Skip to comments.Pulled Pork Recipe - Alton Brown
Posted on 05/24/2014 10:11:52 AM PDT by virgil283
Easy, any one can have a sucessful barbcue with this recipe. Brine for 12 hours add a dry rub and put on the smoker.
(Excerpt) Read more at foodnetwork.com ...
The dry rub really helps give it that cooked in BBQ sauce flavor
What time is dinner? I’ll be right over. J/k
I’ll be in charge of the beer
Can you do this in the oven with good results? Don’t have a smoker.
Why do they call it ‘pulled pork’ ? (serious question)
Based on the description from your recipe, it should be called ‘rubbed pork’ .
Definitely - put a dash of liquid smoke in the brine and about 12 hours in the oven at 225-250 degrees.
Slow cooking of otherwise tough meat is tender enough to pull apart:)
I was told that it's called that because it's so tender you don't need a knife to slice it. You can 'pull' it apart.
Bookmarking me some NOMS!!
Here’s my never fail recipe for baby back ribs. People tell me they’re better than the BBQ places here in KC. Put one or two slabs on sheet of tin foil. Run with fresh crushed garlic and basil leaves (I leave mine in the wrapping), wrap tightly and place in a slow oven at 200-250 for 2-3 hours. Sort of depends on how many slabs you’re cooking and how big a hurry you’re in. I can tell by smell when they’re done but sometimes I cheat and open one of the packages up and check. They’re done if the juice runs clear but they are still sticking well to the bone. Remove from oven (I recommend a pan under them for drips) and then you can put on BBQ sauce, salt, whatever. DO NOT SALT UNTIL THEN
Then put on the hot grill but a bit on each side. I like the sauce to burn a bit but that’s just me. Serve with salad and french bread. I do killer salad which is a whole other recipe.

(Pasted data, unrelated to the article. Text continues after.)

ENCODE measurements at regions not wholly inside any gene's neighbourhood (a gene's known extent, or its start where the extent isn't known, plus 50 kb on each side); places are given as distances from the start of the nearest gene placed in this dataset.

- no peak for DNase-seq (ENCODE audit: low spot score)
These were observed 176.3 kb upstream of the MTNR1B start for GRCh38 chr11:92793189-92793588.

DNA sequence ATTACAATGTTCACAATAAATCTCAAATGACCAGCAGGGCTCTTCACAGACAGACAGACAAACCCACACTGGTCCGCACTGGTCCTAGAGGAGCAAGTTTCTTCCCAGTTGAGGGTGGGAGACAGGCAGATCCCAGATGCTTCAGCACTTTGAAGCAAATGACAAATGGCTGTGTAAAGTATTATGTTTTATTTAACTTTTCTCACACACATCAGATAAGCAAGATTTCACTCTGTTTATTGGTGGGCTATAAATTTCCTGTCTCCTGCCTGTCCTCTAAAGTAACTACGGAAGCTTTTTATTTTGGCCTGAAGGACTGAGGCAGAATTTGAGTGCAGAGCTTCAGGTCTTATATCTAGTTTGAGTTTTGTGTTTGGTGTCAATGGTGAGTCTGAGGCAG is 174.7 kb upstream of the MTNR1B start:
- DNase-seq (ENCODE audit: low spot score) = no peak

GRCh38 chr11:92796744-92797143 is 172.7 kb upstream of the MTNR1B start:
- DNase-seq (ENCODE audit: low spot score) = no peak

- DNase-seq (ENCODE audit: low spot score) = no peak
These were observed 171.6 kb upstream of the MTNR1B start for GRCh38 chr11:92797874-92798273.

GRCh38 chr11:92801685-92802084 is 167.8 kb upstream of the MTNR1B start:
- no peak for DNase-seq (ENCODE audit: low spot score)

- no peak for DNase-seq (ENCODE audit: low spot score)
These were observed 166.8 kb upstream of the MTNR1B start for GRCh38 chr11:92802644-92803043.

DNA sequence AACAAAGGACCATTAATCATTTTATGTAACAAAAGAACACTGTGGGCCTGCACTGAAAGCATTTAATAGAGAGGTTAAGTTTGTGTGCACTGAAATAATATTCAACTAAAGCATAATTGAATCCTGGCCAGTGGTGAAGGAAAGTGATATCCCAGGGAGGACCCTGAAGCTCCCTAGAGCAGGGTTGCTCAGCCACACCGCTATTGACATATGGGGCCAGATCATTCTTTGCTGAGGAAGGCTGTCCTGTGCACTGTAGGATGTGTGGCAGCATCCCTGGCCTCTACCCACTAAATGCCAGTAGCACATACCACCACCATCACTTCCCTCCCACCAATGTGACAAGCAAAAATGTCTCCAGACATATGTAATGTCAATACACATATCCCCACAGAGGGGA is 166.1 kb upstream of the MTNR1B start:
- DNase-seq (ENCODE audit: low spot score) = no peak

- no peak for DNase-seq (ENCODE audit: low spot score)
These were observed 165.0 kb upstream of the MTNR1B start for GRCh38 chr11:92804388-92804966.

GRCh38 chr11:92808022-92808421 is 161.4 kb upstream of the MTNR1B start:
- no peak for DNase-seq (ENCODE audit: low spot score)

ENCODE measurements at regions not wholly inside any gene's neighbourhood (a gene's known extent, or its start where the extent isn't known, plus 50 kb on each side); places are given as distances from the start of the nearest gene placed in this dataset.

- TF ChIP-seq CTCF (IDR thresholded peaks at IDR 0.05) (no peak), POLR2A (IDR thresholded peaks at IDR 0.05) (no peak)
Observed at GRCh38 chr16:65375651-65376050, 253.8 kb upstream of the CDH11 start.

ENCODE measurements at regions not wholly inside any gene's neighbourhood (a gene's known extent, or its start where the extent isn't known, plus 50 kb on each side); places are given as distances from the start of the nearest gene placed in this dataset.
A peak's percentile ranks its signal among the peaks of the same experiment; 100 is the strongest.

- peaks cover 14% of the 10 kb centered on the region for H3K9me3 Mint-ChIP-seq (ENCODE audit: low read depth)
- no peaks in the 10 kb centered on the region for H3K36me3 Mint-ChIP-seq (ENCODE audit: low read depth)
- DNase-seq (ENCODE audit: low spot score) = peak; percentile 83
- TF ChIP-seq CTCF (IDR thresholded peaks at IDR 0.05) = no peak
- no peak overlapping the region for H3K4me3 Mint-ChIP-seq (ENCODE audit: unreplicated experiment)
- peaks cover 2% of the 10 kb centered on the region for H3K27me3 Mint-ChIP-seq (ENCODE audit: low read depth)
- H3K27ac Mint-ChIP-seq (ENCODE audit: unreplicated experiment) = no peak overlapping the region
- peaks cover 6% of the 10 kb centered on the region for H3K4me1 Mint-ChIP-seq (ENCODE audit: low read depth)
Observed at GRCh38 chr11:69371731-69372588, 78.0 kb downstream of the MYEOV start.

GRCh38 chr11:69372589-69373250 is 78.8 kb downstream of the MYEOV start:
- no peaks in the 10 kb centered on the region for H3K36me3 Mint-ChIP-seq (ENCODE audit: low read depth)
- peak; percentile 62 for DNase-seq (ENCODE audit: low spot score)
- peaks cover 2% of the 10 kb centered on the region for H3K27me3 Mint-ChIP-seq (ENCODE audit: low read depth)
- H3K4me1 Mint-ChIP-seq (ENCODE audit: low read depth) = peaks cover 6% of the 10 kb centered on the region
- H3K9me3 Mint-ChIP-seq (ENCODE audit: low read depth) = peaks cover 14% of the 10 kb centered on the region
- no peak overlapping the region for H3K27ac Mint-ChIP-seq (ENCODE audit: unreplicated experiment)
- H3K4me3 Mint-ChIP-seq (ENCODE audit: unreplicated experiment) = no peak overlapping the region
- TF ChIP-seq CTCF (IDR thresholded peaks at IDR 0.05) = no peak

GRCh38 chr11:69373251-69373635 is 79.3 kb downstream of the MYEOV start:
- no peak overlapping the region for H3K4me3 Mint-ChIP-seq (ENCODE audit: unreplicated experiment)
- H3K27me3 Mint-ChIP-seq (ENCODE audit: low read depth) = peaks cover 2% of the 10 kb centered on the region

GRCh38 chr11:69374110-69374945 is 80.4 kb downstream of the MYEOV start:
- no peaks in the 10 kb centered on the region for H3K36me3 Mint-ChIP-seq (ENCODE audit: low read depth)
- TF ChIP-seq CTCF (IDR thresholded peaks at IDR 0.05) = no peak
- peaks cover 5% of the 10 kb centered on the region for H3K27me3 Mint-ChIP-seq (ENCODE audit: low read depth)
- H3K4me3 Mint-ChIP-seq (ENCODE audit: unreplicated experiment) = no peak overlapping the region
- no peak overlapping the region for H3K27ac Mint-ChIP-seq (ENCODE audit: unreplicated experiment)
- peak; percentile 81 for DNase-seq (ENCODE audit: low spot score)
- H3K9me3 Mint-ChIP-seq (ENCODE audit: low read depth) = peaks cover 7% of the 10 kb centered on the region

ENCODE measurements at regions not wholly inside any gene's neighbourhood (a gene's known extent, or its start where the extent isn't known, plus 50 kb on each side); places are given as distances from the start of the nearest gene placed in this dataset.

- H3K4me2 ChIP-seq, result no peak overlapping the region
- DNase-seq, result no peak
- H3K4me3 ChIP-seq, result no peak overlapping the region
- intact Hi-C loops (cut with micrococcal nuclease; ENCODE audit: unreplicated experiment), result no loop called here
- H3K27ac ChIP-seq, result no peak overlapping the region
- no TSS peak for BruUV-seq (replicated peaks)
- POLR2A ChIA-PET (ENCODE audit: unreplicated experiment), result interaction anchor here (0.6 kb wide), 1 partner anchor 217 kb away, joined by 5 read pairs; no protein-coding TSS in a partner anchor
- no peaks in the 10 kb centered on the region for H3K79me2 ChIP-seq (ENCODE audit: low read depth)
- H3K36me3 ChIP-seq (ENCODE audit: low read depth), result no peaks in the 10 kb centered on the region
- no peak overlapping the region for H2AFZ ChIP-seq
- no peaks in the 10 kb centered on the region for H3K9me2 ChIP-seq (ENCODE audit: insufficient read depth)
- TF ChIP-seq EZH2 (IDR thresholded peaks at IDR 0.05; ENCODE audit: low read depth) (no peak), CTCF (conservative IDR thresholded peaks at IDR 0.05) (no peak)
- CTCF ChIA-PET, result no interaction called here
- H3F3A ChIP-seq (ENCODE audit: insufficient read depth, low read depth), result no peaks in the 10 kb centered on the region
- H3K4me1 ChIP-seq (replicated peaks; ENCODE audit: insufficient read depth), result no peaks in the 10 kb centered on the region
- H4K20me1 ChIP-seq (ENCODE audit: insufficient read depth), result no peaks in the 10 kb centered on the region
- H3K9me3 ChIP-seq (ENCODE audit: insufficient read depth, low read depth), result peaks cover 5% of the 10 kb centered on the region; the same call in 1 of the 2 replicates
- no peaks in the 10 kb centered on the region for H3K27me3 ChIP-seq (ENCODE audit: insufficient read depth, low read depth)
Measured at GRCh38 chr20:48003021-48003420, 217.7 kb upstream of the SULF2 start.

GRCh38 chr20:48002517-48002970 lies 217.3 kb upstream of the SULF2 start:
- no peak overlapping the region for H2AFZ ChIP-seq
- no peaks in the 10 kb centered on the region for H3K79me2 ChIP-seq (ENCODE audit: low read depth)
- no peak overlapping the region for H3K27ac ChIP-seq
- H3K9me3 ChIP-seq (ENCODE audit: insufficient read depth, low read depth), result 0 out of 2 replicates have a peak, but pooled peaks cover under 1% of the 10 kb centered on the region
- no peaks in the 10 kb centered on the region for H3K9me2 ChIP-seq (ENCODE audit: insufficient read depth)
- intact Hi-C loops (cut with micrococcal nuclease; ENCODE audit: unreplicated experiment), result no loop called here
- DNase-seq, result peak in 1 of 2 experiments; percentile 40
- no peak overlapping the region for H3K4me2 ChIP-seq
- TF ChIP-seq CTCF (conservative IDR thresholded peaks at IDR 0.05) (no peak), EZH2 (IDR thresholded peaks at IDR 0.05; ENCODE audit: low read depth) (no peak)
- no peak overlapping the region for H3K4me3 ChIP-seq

Sandwiches with a SPICY BBQ sauce are heaven on earth.
Do you have any kind of grill that you can set up for cooking with indirect heat? A weber kettle can do the trick.
Anybody know Alton Brown’s IQ? I think he’s got to be a genius.
Pork shoulder is a hunk of meat that is laced with flavorful fat and connective tissue. That's the story of the origin of Southern barbecue. A cheap cut of meat that the slave owners didn't want, that, as the slaves discovered, when cooked low and slow, when the fat and collagens melt, the muscle fibers are made tender, moist, and succulent. Like buttah. And the process, which can take 8 to 12 hours or more, is the quintessence of Southern smoke roasting. Lazy, slow, easy, fragrant. You set up a lawn chair, sip a cup of coffee as you put the meat on in the morning, as the sun gets high, you switch to cool refreshing beer, mid-day a mint julep refreshes the palate, and as it approaches doneness, with the sun waning, you switch to straight Bourbon.
One critique is that this appears to be a tomato based sauce.
Good Christian folk know BBQ pork is supposed to be a mustard based concoction.
The stretch of South Carolina from roughly Columbia to Charleston is known as the Mustard Belt. The regions distinctive mustard-based sauce originated with German settlers in the 18th century, and its applied liberally to whole hog cue smoked over open wood pits. All-you-can-eat buffets are popular in these parts, with many trays full of chopped pork and dozens of Southern sides. Columbias Little Pigs BBQ smokes a juicy combo of shoulders and hams, while Shealys BBQ in Batesburg offers an enormous buffet with smoked pork, fried chicken and side dishes galore. (Source)I can attest to the quality of the vittles from both of the above establishments.
Not a better way to spend the day than doing this with a good friend.
A Weber will indeed work.
I sometimes cheat and will use a gas grill with wood chips.
Earlier this week I coached my daughter to do this in the oven. (She lives in the big city and doesn’t have a plce to set up a grill. She said it turned out good.
Because you don’t slice it up. You pull it apart. Also the test of a well cooked pork butt is that the big bone can be easily and smoothly pulled out of the cooked meat which can then be inspected for penetration of smoke and for moisture on the bone. Bon Apetit!